The Narcissist’s Playbook

By JH Simon

The narcissist needs others to maintain their power. Where people usually nurture bonds through empathy and cooperation, the narcissist must convince people to enter their fantastical sphere of influence using alternative means. For this, the narcissist relies on the art of persuasion to sell their false self while manipulating others into meeting their narcissistic needs.

The art of persuasion

At the heart of every narcissist, behind their elaborate false self which can fool almost anyone, lies a timeless methodology. Coined by Aristotle over two thousand years ago, the ‘three pillars of persuasion’ have remained a universal blueprint for influence, and are outlined as follows:

Ethos (Appeal to credibility)

To have ethos is to project competence, divinity and authority. How a person dresses, their body language, their expression, and their ability to demonstrate success and status all come together as ethos. Think Adolf Hitler. He tailored his appearance and body language to create the impression of authority, showing abnormal discipline in honing his image. He rarely faltered in public, maintaining perfect posture and controlled body movements. The illusion of greatness had to be seamless and absolute. Hitler also touted his war record as proof of his bravery and loyalty to his country. Kim Kardashian is another example. She has dedicated herself absolutely to her image, surgically sculpting her body and perfecting her movements, posture and behaviour to create the illusion of divinity and perfection.

Ethos is potent. It persuades without making demands. In the uninitiated mind, the presence of a person of apparent strength, beauty or competence demands submission. While the average narcissist may not be as devoted as Hitler or Kim Kardashian, they will still develop a strategy of some kind. They adapt their body language, facial expression and attire to appear to have more status than they do. Narcissists will also flaunt and exaggerate their achievements, hoping to convince an audience of their high value.

Pathos (Appeal to emotion)

Appearance and reputation are how the narcissist makes their target receptive to influence. However, to cause a real shift, the narcissist must engage others by appealing to their emotions. The narcissist will make sometimes subtle and sometimes outrageous claims and accusations in the hopes of throwing people off-balance. They will also make sweeping, passionate generalisations to polarise people.

A narcissist explicitly targets the emotions of the five developmental forces. Their words can strike fear in the target, or cause them to feel shame using ridicule. The narcissist can appeal to a person’s sense of pride by questioning their worth and forcing them to redeem themselves. The narcissist can win the target’s love with charm, or anger them to force an outraged reaction. In every case, the purpose is to throw the target off-centre and force them to comply with the narcissist’s agenda. Our tendency to act from our emotions makes us all vulnerable to the pathos of the narcissist.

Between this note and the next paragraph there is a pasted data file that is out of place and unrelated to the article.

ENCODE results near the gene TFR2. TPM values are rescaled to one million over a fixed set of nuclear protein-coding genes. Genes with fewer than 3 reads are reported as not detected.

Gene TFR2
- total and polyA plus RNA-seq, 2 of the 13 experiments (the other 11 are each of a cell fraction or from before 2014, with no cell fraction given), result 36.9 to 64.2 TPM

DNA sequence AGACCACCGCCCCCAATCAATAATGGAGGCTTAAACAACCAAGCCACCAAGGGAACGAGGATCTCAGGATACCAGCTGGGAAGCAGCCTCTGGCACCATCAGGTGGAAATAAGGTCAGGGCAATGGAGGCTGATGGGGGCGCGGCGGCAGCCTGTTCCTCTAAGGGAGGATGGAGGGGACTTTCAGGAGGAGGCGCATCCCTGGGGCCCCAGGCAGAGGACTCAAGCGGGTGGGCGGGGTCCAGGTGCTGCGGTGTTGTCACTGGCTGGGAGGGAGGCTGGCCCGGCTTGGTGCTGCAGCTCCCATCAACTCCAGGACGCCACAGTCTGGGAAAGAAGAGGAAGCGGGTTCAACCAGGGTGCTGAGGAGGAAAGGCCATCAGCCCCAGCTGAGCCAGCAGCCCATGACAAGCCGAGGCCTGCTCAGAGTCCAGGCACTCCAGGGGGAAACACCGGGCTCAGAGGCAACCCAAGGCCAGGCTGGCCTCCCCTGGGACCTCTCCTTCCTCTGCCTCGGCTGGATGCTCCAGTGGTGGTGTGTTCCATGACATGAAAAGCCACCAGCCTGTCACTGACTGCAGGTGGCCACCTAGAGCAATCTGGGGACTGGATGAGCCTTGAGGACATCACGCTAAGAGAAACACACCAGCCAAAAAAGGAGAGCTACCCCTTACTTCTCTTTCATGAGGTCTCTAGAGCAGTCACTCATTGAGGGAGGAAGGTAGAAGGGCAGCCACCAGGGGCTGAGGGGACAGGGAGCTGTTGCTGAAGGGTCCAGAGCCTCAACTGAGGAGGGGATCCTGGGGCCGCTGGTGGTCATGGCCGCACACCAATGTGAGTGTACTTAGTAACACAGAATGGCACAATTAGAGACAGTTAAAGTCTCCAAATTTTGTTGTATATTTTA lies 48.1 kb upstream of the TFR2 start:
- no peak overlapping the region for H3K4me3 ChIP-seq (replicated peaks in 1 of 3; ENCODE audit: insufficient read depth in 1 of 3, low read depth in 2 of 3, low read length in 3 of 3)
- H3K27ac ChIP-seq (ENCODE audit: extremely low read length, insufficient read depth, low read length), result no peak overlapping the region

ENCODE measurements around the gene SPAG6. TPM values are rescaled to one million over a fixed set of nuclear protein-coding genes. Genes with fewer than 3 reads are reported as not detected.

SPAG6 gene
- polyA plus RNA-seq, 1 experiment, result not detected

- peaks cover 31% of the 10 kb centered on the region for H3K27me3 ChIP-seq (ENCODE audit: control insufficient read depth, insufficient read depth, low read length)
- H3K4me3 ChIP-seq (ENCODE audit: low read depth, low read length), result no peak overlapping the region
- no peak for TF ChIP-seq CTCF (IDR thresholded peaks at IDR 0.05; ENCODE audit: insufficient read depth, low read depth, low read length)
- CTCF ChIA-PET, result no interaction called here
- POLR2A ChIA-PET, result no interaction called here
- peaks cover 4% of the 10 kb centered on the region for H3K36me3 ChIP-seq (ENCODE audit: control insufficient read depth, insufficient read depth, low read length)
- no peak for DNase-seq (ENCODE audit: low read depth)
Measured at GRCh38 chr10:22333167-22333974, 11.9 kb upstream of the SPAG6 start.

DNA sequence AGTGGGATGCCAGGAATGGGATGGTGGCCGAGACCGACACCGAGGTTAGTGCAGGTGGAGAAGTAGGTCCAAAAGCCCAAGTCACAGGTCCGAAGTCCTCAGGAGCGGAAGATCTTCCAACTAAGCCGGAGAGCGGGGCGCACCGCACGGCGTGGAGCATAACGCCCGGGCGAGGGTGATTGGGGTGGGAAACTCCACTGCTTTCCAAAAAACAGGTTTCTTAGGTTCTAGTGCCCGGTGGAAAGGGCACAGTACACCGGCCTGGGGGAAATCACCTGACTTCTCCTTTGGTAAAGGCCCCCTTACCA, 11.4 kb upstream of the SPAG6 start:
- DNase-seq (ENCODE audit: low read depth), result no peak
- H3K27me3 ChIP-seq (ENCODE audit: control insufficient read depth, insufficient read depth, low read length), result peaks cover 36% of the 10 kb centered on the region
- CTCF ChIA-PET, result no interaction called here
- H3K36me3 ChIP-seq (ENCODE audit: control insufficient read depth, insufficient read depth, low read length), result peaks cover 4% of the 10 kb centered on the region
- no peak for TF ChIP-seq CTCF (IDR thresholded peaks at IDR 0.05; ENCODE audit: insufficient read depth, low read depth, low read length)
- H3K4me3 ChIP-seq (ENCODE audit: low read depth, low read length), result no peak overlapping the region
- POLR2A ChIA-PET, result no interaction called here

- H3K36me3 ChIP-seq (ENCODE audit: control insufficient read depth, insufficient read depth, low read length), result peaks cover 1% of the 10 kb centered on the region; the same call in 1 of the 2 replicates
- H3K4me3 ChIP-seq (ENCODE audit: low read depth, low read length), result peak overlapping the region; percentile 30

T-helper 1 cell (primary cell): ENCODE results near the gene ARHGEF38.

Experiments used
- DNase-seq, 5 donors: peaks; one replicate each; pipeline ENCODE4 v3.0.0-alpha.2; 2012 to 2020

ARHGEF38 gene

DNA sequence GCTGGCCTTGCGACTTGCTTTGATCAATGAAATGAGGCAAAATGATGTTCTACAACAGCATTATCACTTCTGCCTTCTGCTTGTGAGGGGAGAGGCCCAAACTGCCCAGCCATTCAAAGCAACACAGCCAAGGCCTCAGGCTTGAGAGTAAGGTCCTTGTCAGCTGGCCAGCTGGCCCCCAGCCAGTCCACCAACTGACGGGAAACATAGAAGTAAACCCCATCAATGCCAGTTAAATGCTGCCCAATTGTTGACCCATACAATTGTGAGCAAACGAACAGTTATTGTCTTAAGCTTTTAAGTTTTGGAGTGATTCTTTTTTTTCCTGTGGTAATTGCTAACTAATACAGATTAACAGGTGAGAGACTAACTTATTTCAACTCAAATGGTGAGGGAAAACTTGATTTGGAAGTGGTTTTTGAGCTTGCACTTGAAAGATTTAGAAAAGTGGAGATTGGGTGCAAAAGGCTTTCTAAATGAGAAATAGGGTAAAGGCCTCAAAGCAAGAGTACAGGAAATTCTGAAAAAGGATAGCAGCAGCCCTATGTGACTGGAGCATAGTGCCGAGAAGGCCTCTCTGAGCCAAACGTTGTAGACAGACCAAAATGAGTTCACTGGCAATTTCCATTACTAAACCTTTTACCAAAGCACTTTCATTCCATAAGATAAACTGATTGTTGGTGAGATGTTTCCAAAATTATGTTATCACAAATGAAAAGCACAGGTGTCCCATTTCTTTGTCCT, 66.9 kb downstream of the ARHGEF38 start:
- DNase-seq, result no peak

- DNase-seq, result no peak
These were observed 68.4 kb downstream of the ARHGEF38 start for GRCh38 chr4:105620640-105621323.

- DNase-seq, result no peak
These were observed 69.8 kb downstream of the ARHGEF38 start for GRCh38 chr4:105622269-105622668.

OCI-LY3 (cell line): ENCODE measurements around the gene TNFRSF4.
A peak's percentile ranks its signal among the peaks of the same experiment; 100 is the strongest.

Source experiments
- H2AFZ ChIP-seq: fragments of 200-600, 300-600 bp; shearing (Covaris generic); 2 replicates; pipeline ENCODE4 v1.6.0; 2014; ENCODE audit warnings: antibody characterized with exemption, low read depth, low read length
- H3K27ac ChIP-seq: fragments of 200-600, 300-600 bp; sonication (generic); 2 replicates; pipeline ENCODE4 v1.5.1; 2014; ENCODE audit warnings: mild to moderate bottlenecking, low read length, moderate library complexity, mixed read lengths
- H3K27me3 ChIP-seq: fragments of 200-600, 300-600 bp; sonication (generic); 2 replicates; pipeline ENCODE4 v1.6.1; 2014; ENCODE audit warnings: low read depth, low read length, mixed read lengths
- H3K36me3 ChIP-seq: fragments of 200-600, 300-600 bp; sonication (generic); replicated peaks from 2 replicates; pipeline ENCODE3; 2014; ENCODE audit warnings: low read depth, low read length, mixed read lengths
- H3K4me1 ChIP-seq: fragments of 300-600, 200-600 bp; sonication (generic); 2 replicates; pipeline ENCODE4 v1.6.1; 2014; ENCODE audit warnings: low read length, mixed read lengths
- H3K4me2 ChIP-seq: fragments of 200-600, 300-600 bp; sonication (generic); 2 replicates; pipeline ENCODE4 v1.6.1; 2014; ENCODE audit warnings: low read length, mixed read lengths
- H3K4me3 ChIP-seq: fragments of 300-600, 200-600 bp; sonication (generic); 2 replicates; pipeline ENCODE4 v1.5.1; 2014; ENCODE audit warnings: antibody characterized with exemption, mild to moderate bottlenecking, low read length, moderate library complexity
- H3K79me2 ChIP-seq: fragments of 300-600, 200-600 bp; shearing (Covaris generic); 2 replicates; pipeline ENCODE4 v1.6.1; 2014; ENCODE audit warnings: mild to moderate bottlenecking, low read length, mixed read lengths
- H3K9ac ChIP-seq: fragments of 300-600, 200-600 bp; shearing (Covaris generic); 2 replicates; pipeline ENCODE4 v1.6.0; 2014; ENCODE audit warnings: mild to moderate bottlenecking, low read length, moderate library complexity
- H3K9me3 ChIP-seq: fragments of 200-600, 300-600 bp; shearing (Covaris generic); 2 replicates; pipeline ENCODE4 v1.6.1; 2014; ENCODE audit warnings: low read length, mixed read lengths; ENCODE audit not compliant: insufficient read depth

Logos (Appeal to logic)

The narcissist’s end game is to gain access to their target’s mind. While disarming a person and destabilising their emotional balance are powerful tools, the narcissist must strike at the person’s core beliefs to ensure effective control. By consistently questioning and challenging a person’s reality, the narcissist can change how others see the world and themselves. For example, a narcissist might say: ‘Your friends don’t care about you,’ or ‘That’s not what a good friend does.’ Depending on the situation, the bare minimum such a statement achieves is to have you questioning your friendships, which eventually might culminate in you distancing yourself from them. In this way, the narcissist goes a way to isolating you from those you care about. The narcissist is relentless in their assault on their target’s mind, using a barrage of subjective statements and questions aimed at reprogramming their target’s core beliefs.

For maximum effect, the narcissist will use all three pillars simultaneously. They cultivate their image while discrediting and mocking those who threaten them (ethos), while questioning and attacking the reality of their target using emotion-triggering statements (pathos), and convincing yet subjective arguments and statements (logos). Using ethos, pathos and logos, the narcissist can neutralise those who threaten their power, disarm their target, pull the target into their reality and then manipulate the target into submission. Used on the uninitiated, this psychological assault is incredibly effective.

Get the latest news, knowledge and articles on narcissism — delivered direct to your mailbox


To endear themselves to the target, the narcissist needs to behave in an appealing way. The narcissist is an opportunist, and their role is spontaneous, coming about as required.

Examples of the narcissist’s guises are:

  • The loyal friend: The narcissist will listen attentively and agree wholeheartedly with what the target is saying. Regardless of what the target shares, the narcissist will be unconditional in their support and hearty in their praise. If the target complains about another person, the narcissist will be fierce in their mutual condemnation.
  • The fun friend: The narcissist will joke and laugh with their target, generally at someone else’s expense. Because it is all in the name of fun, the target will usually not object. This dynamic creates a feeling of being ‘buddies’ who have a great friendship.
  • The wise orator: The narcissist will speak passionately and confidently, exhibiting their alleged strength and knowledge, which gives them an air of authority and compels their target to pay attention, hoping to be enlightened by this captivating figure.